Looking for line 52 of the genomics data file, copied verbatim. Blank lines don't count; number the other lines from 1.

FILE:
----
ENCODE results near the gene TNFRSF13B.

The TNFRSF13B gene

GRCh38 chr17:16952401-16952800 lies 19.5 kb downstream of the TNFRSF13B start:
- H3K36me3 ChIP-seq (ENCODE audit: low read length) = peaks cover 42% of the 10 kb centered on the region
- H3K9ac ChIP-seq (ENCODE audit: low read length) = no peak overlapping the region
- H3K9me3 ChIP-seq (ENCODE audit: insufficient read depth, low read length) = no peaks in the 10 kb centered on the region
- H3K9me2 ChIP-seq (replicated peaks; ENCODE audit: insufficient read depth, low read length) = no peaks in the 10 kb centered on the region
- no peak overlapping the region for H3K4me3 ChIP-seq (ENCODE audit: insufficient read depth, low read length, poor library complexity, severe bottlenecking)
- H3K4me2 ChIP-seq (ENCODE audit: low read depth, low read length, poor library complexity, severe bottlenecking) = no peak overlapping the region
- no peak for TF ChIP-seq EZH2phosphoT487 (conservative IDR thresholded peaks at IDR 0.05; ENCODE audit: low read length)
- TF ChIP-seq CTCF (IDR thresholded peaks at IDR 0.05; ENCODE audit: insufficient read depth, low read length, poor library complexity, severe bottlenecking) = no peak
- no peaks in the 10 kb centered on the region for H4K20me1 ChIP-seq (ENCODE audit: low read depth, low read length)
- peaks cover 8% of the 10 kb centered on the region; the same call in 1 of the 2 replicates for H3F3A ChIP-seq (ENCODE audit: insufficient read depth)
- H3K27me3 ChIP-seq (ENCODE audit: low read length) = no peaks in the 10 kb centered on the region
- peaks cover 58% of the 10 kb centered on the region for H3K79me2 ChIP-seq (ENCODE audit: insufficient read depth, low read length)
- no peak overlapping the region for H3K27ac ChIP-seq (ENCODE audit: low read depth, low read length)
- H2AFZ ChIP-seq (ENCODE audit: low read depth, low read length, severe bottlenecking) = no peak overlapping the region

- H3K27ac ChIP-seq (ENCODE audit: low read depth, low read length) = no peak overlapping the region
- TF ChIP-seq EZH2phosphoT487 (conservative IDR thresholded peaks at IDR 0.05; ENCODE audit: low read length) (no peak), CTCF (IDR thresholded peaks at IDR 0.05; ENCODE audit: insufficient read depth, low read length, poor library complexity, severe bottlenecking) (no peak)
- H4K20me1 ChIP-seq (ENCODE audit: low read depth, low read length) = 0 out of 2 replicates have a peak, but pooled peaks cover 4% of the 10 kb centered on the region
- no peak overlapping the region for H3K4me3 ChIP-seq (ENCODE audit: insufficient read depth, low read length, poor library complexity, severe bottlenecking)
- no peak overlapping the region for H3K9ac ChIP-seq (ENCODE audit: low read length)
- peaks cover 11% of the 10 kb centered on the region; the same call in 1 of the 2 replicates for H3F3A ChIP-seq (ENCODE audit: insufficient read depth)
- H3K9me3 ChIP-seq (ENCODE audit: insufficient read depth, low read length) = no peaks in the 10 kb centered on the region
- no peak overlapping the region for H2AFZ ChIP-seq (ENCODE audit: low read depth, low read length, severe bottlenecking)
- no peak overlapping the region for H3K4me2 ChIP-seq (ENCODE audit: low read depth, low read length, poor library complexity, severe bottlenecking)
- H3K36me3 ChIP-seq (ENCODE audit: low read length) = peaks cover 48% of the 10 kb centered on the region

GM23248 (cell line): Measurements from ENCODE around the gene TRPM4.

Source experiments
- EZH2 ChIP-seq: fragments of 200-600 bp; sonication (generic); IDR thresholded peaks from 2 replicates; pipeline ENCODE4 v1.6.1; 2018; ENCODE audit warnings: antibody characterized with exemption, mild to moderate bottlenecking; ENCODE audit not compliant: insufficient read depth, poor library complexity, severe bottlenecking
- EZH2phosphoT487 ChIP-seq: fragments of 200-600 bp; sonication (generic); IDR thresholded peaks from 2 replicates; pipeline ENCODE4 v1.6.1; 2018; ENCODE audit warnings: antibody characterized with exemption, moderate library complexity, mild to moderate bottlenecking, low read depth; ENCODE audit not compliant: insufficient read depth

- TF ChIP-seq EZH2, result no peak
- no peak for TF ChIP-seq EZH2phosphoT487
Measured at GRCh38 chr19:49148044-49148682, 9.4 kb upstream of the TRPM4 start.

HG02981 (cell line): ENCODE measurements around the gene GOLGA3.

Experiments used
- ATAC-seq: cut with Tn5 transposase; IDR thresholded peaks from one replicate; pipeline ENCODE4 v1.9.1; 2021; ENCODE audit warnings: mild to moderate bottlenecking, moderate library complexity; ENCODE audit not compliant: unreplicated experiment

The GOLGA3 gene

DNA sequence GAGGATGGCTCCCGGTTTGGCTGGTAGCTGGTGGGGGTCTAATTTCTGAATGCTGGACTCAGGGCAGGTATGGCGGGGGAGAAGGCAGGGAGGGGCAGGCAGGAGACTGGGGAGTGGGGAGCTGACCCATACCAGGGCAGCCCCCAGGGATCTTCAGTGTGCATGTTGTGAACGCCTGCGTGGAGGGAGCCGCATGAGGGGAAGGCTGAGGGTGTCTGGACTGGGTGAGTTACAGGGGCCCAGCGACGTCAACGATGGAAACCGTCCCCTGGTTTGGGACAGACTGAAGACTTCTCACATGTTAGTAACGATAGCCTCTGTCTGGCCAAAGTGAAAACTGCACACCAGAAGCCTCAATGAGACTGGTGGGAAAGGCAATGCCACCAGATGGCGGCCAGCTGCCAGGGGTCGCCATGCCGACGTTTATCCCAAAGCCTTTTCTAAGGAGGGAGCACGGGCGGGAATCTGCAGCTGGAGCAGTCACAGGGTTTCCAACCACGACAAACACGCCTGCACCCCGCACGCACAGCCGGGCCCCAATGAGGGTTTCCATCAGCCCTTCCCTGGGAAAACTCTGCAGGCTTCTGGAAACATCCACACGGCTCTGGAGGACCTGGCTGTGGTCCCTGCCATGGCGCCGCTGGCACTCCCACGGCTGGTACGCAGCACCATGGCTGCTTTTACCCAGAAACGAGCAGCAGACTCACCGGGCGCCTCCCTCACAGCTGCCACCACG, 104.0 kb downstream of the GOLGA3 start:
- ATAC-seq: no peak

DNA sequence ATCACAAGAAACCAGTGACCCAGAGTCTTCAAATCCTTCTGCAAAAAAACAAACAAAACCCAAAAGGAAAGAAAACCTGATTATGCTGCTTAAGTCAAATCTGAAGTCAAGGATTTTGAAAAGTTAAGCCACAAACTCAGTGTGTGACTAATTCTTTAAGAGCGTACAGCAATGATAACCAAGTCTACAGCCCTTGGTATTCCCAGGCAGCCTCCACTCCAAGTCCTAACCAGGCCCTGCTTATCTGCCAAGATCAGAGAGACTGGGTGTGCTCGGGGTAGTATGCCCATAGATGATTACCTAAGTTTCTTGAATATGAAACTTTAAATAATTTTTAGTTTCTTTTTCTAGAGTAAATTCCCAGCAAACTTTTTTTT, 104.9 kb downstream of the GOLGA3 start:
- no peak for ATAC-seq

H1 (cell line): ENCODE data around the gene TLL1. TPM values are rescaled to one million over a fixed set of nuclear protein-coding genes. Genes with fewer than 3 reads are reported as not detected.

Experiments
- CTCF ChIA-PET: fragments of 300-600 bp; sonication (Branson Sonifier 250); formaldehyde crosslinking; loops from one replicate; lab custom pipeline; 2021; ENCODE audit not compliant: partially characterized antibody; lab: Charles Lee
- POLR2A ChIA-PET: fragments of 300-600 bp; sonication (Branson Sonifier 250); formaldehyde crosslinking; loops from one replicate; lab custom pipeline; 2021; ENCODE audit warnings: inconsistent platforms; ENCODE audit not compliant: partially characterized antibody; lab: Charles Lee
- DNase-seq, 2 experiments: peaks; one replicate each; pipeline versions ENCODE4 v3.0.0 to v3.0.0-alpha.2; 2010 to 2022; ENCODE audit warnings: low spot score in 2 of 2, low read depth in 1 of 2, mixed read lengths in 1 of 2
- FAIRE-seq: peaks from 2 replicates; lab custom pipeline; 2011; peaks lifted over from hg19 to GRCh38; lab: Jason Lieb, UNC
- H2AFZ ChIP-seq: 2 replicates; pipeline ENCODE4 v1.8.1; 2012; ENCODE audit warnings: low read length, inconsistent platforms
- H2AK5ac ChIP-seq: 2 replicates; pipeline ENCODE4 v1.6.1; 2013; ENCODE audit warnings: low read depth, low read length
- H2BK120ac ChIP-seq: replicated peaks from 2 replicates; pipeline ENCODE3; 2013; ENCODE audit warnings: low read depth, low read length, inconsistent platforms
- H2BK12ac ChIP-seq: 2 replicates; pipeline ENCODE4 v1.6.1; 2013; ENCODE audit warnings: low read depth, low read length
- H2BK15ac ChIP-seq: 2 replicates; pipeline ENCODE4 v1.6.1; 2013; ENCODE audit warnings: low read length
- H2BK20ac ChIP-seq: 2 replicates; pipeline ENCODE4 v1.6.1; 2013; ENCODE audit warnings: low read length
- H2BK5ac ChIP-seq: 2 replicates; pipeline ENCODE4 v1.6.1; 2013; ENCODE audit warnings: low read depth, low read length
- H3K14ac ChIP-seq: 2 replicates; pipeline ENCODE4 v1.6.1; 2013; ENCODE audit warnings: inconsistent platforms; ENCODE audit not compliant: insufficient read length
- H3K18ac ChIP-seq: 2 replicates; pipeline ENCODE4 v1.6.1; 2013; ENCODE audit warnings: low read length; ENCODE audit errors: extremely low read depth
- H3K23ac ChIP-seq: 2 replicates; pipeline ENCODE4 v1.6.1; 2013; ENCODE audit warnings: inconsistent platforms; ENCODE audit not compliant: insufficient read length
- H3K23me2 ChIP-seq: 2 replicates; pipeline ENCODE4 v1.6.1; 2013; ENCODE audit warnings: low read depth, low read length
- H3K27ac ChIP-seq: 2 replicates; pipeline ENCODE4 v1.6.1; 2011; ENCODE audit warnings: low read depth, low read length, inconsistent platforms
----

- H2BK12ac ChIP-seq: 2 replicates; pipeline ENCODE4 v1.6.1; 2013; ENCODE audit warnings: low read depth, low read length